March 17, 2021
Thanks for checking out our first blog in a series focused on UNECE WP.29 automotive regulations. WP.29 is a lot to digest so here we'll break it down for those with limited knowledge to shed light on what the regulations are, who they affect and why they are important. In our follow up posts we will dive into actionable recommendations on what OEMs can do to future proof the cybersecurity aspects of their Software Update Management Systems (SUMS).
Cyber Attacks: A Threat Against Privacy
One of the largest cybersecurity breaches in modern history occurred in December of 2020 when malware was hidden in a legitimate software update rolled out by Texas-based IT management software firm SolarWinds.
Masked as a part of the update, the malware resulted in a successful software supply chain attack, leading to extensive stolen data across multiple companies, including the US Government, rendering the data of 18,000 of their customers vulnerable to the malicious actors.
This devastating attack can happen to any company in any industry. Evaluation of vulnerabilities and the protection against threats of cyberattacks is imperative for companies as much as it is for the customers they serve.
Such a breach can result in stolen data, compromised software, or fraud to name a few. However in the automotive sector, the aftermath of cyberattacks can cost automakers not only their reputations, but an estimated $24 billion in losses by 2024 (according to Upstream Security), as well as potentially putting the lives of their customers in danger.
WP.29 Regulations and the Future of Connected Vehicles
As OEMs, both established and newer EV companies, continue to endeavor on an automotive digital transformation to bring together technological advancement with customer demand, they are at the intersection where hardware meets software -- and the keys to success relies on an ability to keep these software systems on wheels continuously updated and secure.
Understanding the dangers of what can happen to victims of automotive software attacks, both companies and drivers on the road, the UNECE (United Nations Economic Commission for Europe) has adopted regulations outlining requirements for automotive cybersecurity specifically around software supply chains and OTA (Over-the-Air) software update management systems.
What is WP.29?
The World Forum for Harmonization of Vehicle Regulations, or WP.29, is a regulatory forum within the UNECE (United Nations Economic Commission for Europe), responsible for technical regulations that promote safety within the automotive industry.
WP.29 has jurisdiction in 54 countries, though the ripple effects of the new regulations are anticipated to impact over 20 million vehicles worldwide in over 60 countries, not including commercial vehicles.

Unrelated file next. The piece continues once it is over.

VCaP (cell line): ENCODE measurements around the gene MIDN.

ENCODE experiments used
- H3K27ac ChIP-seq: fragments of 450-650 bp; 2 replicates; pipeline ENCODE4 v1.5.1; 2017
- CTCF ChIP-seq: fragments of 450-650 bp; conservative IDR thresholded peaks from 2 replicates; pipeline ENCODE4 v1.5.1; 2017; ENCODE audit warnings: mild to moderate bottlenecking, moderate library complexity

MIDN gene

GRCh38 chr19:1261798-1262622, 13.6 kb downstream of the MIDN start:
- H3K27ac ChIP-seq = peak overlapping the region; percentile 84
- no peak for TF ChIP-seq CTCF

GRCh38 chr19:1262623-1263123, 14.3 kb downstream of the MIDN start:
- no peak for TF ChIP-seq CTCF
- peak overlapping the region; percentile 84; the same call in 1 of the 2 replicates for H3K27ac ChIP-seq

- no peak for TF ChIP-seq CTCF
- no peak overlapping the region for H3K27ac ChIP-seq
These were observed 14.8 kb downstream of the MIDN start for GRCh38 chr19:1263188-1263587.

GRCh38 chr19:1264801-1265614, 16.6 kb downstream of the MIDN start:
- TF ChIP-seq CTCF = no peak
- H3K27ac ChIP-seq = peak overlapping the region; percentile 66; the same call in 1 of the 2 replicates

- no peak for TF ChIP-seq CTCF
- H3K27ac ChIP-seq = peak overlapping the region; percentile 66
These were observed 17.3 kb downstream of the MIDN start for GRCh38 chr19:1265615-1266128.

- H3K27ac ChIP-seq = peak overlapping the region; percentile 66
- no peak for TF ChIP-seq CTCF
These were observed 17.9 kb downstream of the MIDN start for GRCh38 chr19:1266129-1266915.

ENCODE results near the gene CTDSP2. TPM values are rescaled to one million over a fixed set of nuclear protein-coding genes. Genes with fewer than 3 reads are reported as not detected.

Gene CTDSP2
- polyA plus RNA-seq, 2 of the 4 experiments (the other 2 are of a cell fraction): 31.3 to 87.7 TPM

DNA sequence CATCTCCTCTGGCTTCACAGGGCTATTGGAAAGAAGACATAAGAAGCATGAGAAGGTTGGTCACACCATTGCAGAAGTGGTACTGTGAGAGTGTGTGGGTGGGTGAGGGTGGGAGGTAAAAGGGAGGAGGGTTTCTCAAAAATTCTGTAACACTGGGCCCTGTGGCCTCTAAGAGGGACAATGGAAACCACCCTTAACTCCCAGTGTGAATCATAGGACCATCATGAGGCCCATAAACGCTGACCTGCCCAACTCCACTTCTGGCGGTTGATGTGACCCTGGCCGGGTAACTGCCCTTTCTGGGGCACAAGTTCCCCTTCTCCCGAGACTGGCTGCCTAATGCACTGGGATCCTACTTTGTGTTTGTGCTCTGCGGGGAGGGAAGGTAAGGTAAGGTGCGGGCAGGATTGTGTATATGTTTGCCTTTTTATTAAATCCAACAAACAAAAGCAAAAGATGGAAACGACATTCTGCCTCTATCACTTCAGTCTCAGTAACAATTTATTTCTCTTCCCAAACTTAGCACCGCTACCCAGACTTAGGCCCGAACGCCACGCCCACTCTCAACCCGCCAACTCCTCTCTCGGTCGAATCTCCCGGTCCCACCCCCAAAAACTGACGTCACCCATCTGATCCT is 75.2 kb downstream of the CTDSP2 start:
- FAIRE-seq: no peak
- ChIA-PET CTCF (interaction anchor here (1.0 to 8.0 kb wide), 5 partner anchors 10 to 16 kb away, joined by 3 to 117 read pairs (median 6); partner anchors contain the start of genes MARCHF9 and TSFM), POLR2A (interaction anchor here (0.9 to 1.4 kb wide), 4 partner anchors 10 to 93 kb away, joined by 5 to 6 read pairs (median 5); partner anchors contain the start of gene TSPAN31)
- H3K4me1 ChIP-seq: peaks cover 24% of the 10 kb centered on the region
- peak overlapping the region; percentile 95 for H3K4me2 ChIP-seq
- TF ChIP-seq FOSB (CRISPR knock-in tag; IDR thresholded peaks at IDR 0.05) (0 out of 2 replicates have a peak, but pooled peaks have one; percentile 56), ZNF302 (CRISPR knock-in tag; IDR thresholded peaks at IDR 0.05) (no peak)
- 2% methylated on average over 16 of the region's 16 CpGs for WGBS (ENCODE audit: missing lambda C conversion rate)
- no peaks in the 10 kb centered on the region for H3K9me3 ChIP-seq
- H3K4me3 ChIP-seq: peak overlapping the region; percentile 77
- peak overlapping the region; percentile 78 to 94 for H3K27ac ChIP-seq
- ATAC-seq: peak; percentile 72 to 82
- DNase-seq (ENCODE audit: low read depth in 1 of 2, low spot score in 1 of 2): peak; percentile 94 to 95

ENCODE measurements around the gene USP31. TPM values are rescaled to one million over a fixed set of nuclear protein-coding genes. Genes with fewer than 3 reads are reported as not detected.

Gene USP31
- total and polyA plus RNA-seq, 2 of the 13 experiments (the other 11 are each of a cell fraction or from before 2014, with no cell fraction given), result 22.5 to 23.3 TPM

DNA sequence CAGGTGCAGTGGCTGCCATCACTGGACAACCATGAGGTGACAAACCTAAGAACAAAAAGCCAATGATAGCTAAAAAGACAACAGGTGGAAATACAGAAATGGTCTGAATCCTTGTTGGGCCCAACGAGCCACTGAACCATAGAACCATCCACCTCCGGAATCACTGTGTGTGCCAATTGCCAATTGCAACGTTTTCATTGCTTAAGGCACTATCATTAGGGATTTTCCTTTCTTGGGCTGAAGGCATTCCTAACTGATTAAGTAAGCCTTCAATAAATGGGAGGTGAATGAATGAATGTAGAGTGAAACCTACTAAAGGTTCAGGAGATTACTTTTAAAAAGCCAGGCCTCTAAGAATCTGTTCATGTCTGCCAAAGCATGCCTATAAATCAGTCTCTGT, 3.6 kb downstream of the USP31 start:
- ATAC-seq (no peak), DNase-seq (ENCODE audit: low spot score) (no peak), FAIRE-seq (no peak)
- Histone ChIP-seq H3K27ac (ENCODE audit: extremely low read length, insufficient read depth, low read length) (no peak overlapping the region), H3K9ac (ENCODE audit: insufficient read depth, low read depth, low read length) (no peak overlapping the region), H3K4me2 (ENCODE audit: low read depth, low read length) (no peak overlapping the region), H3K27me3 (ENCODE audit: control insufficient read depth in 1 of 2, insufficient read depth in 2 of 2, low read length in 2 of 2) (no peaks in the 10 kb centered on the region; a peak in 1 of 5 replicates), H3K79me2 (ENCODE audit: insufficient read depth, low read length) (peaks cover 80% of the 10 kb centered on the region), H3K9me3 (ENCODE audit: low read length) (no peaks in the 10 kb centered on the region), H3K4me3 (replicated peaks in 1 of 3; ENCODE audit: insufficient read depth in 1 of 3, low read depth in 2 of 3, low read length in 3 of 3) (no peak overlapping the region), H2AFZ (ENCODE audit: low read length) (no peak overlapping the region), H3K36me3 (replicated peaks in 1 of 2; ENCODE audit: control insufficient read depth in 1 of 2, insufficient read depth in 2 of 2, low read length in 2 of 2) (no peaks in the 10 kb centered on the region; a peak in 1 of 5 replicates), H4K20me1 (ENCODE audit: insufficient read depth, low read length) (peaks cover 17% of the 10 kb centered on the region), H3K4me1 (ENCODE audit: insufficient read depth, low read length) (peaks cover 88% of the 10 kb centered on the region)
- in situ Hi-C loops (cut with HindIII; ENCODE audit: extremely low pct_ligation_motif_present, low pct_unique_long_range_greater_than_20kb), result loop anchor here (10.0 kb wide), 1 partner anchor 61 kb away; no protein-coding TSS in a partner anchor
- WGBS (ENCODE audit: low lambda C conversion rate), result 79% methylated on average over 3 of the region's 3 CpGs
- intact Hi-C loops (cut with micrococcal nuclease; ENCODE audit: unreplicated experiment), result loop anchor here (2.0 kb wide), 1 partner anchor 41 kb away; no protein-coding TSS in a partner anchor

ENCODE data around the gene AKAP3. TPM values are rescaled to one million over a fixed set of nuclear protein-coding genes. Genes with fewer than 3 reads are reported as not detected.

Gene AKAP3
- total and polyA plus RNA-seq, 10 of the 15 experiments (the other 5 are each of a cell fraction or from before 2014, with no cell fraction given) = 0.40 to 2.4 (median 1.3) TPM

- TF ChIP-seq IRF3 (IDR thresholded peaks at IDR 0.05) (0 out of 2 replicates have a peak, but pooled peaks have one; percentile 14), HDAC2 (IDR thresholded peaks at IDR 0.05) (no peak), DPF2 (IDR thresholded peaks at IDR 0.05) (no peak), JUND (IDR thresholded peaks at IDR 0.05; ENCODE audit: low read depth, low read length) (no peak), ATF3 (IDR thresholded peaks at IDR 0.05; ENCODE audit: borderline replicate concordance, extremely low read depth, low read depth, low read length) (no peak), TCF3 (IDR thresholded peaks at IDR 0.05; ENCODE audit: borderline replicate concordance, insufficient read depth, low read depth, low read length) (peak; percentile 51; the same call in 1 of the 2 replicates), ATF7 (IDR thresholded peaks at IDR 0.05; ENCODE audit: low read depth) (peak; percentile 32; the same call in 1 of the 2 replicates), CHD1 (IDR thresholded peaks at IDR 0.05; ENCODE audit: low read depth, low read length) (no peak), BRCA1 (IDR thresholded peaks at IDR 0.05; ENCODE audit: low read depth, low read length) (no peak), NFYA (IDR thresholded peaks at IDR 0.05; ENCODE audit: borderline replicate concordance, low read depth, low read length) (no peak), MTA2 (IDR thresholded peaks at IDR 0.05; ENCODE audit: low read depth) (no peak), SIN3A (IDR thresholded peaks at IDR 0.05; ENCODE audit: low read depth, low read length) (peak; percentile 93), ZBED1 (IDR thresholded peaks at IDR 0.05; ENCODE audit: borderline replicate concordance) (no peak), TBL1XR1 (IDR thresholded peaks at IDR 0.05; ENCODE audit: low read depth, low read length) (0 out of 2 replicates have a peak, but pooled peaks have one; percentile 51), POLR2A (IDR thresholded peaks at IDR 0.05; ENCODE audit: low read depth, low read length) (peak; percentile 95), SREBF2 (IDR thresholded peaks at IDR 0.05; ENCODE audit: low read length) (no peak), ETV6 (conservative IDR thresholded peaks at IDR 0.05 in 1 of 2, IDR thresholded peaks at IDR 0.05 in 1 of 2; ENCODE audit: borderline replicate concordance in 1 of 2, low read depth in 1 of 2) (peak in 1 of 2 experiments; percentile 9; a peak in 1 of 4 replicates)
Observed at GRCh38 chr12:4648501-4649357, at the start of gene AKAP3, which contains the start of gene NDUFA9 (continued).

OEMs will be wholly responsible for adhering to the policies in order to obtain vehicle approval. This presents a major challenge for existing OEMs who often rely on software supply chain partners. With only 10-30 percent of vehicle software being developed in house, OEMs will be required to verify that all outsourced technology from external suppliers also comply with the new regulations. Failure to adhere to WP.29 standards could result in trade barriers and other post-production complications.
The adoption of the new WP.29 regulations took place in June 2020 with a compliance deadline of July 2024 for existing OEMs and 2022 for newer vehicle design series. The new cybersecurity and software update regulations require control processes to be implemented across four distinct areas:
Therefore an evaluation of how the vehicle's software portfolio and strategy that addresses these four areas today will be vital for the OEM’s future success and ongoing WP.29 compliance.
Potential Areas of Attack
Cyber attacks come in many different forms. They can be passive, such as eavesdropping via telecommunications systems, or active, such as uploading malware that prevents emergency brakes from engaging. In the past, attack routes on vehicles were predominantly physical, yet advancements in modern connected vehicles have increased the surface attack area, creating new remote attack threats OEMs must be cognizant vigilant about.
In anticipation of such new potential attacks, the new WP.29 regulations include a list of seven key vulnerabilities and over 69 attack methods covering:
OEMs must have protocols and security procedures in place to address all the areas listed in Annex 5 of the regulations to receive vehicle approval.
How is Sibros Relevant?
As mentioned earlier, manufacturers will remain responsible for cybersecurity and whole life software updates after the vehicle is sold. Failure to maintain a secure software update system can lead to recalls, damage an automaker’s brand or lead to potential lawsuits and legal issues. OEMs have to implement a way to perform frequent and secure software updates to their entire fleet over the whole life of each vehicle.
Sibros’ Deep Connectivity Platform is a complete connected vehicle solution for full vehicle OTA software updates and data collection to remedy software bugs, avoid recall campaigns, optimize fleet health and improve vehicle functionality across its entire life cycle.
Designed from the ground up with safety and security in mind, the platform offers pre-built features and system considerations to help OEMs ensure WP.29 compliance for SUMS (Software Update Management Systems). The Sibros’ platform also utilizes Uptane, an open source cybersecurity framework for protecting OTA software updates, backed by the US Department of Homeland Security (Note: Sibros is a member and contributor to the Uptane Project).
Be sure to keep an eye out for the next blog in our series on WP.29 Regulation Structure, diving into the Cybersecurity and Cybersecurity Management Systems and Vehicle Type approvals to be compliant with the new regulations.